The strings on the tinny, hard-clunking banjo spin the dark notes of their master, whirling like they’re caught in an angry astral torrent. As the speakers crackle with distortion, a curly haired kid shakes tent-revival style, whipping his fingers franticly through the air.
He’s clearly on drugs.
I’m not, but damned if I’m not feeling that same electricity. It’s early in the set, and Califone have already whipped the room into an urbanized, alt-Americana fury, using the crisp edge of country to reckless, noisy ends. It’s a dark energy, rife with crude stories of heartbreak and horror—the real essence of country music. There’s the feel of whiskey soaked nights with no romance, and the dry caress of dust and dementia. Whether or not this country fried homage—modernized by keyboards, distortion, and sequenced beats—is reverent to the beer-swirling originals is inconsequential. Califone ramble with the seedy swagger of real beer-bellied Western warriors.
When the band’s ferocious jam comes to an end, everything goes quiet. What once was a room filled with the violent popping of neutrons and protons is now a semi-static pool. Singer Tim Rutili warbles his Tweedy-esque drawl (that’s a comparison not a criticism, since both singers have had the same pipes for about as long) in controlled motions, waiting to sweep out each word until he’s absolutely ready. When they do come, the syllables sputter together in shaky, chaotic mumbles.
In his days with the band’s birthmother, the oft-admired Red Red Meat, Rutili unleashed his words in more erratic bursts, screaming with a lisp so ferocious that it inspired Modest Mouse’s Isaac Brock to call RRM his favorite indie act. In this small Brooklyn club, the band born of that one displays similar enthusiasm—especially in moments like the one described above—but, more often than not, the songs are tightly reined. These boys recognize that there’s a difference between riding a slow horse and holding the rope on a champion sprinter. Like fellow Chicago-scene elite Wilco, Califone have flirted with both melody and unrestrained, avant-garde excess. But, unlike their more famous peers, Califone’s journey has ticked counter-clockwise, working away from the all-out anarchy of their earlier records.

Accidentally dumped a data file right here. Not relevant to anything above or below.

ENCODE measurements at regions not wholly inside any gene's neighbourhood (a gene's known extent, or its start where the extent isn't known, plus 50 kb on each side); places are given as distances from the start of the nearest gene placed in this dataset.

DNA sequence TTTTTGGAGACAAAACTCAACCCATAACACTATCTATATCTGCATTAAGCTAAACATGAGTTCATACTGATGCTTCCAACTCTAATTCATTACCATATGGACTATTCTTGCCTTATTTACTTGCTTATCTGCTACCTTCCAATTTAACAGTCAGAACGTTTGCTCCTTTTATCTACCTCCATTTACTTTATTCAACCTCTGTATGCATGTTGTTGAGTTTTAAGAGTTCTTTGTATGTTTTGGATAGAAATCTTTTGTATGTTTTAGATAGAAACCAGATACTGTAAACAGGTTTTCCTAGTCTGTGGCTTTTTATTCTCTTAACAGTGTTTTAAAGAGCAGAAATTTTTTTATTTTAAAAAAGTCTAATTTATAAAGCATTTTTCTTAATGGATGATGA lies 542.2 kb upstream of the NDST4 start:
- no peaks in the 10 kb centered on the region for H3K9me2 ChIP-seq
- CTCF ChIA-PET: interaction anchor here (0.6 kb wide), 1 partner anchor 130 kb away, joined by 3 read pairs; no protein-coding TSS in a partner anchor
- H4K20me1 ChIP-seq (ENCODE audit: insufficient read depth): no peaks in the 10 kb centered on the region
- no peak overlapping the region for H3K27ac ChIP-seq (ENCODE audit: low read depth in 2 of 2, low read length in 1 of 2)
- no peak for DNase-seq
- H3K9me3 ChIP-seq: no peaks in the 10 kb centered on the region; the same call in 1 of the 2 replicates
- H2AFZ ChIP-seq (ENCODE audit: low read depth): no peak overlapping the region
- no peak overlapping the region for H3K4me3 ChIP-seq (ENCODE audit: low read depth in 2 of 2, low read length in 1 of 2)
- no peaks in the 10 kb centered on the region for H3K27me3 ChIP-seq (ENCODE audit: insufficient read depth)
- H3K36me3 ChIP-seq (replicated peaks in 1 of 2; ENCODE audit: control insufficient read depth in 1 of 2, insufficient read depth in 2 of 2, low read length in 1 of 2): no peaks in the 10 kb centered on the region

In fact, a passing listen to the band’s new album might betray its experimental background altogether: Roots and Crowns is no barn-burner, rather a study in off-kilter country, folk, and blues. When the band plays songs from the record, it’s with a more plodding, somber style, Rutili’s whiskered face straining with his words.
Of course, that’s just the new stuff. The band’s new penchant for straightforward melody doesn’t keep them from trotting out the dirty jams. Throughout the set, they waffle back and forth between the old and new, caressing melody before destroying it in long, freeform freak-outs. These later bits build distortion on the clanking of drummer Ben Massarella’s cowbell, and the spiraling sounds of banjo and keyboards mash into one another. At key moments, the band expands, and two brass players join the clanging and skronking, creating a down-and-dirty ruckus that casts Rutili as Tom Waits’ higher-voiced cousin. Massarella pulls double duty, hammering the bass drum as he taps electric tinkles from a keyboard set to his left. Rutili, meanwhile, pounds a second mic (a tiny tape-recorder one) against his leg before placing it next to the real one to double his vocal. As he wrings out his words, the mini-mic adds a delightfully grainy edge.
By the end of the set, the kid from earlier is burnt beyond repair. The energy has fried his bones, shaken the blood from his veins; he’s visibly sick with the musical shakes. He puts both hands atop his head, his elbows reaching out like he’s a robber being busted. His lips purse, opening wide, and his face takes a look of overwhelmed terror. He’s succumbed to the band’s sordid exorcisms; he’s lost sight of himself in the face of their fire-and-brimstone banging.
He’s clearly on drugs.
I’m not, but boy do I wish I was.